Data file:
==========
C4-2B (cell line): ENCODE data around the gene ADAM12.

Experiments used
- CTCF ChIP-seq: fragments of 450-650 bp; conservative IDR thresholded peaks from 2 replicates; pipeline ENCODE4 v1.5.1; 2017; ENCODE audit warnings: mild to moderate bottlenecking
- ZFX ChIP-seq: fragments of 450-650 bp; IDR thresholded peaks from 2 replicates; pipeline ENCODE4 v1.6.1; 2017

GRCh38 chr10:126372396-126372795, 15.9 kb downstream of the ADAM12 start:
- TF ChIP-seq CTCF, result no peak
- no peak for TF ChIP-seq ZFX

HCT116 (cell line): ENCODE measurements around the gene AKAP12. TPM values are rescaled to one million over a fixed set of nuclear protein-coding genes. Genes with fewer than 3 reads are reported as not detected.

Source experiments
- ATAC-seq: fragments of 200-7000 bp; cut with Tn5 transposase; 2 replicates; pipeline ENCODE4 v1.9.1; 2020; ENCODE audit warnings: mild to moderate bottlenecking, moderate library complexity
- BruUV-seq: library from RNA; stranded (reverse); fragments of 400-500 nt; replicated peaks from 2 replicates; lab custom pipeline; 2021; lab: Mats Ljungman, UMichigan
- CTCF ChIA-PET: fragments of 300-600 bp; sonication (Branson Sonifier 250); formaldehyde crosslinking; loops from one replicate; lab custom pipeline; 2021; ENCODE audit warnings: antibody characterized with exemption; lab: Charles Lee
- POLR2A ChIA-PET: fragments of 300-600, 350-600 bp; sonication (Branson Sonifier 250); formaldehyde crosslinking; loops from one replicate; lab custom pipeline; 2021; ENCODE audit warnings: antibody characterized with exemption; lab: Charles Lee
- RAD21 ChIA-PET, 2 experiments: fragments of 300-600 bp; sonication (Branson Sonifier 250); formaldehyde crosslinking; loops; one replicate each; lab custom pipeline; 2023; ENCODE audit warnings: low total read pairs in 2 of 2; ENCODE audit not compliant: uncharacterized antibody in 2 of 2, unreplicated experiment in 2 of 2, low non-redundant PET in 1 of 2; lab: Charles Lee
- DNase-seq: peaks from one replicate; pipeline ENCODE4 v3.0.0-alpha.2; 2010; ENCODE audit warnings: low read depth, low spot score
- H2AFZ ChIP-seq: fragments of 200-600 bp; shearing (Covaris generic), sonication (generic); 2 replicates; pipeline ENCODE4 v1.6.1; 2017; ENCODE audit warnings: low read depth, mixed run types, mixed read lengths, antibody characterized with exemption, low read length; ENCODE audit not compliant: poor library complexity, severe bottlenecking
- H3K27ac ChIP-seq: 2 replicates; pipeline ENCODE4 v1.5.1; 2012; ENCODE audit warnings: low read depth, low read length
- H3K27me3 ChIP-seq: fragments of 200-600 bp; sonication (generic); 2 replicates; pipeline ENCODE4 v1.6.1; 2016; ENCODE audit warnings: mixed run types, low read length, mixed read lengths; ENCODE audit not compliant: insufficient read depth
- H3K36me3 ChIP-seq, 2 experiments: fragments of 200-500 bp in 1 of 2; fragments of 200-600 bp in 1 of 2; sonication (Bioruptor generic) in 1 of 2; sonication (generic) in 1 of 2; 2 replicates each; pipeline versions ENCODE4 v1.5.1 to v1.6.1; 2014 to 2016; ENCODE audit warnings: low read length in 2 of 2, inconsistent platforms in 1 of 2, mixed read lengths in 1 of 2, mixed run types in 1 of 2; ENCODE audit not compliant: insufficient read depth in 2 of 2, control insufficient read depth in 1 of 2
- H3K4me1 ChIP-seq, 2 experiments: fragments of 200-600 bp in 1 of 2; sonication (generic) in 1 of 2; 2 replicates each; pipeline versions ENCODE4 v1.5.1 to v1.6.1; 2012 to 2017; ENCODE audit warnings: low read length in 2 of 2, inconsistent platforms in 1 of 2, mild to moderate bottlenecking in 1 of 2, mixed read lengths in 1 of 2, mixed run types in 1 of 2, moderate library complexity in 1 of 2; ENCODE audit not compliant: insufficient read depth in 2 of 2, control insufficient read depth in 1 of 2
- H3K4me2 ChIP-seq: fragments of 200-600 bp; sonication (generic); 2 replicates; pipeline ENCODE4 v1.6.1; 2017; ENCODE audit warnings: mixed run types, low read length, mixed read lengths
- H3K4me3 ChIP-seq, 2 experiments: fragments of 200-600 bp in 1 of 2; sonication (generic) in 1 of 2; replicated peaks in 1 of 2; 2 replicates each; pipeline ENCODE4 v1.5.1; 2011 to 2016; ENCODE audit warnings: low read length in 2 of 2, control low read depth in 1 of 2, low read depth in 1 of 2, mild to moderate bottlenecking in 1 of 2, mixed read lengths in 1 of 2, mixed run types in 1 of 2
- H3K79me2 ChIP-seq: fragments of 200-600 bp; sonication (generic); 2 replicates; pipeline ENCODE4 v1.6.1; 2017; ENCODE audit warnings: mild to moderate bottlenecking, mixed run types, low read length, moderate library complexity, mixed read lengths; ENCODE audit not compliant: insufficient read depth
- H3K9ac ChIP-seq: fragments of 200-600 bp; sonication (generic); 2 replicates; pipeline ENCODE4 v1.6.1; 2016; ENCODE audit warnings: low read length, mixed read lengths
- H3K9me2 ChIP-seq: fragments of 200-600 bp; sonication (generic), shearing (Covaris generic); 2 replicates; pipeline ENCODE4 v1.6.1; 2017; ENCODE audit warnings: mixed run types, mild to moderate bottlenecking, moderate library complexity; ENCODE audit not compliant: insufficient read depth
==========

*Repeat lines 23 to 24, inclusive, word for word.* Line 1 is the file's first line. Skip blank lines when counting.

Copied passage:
- H3K79me2 ChIP-seq: fragments of 200-600 bp; sonication (generic); 2 replicates; pipeline ENCODE4 v1.6.1; 2017; ENCODE audit warnings: mild to moderate bottlenecking, mixed run types, low read length, moderate library complexity, mixed read lengths; ENCODE audit not compliant: insufficient read depth
- H3K9ac ChIP-seq: fragments of 200-600 bp; sonication (generic); 2 replicates; pipeline ENCODE4 v1.6.1; 2016; ENCODE audit warnings: low read length, mixed read lengths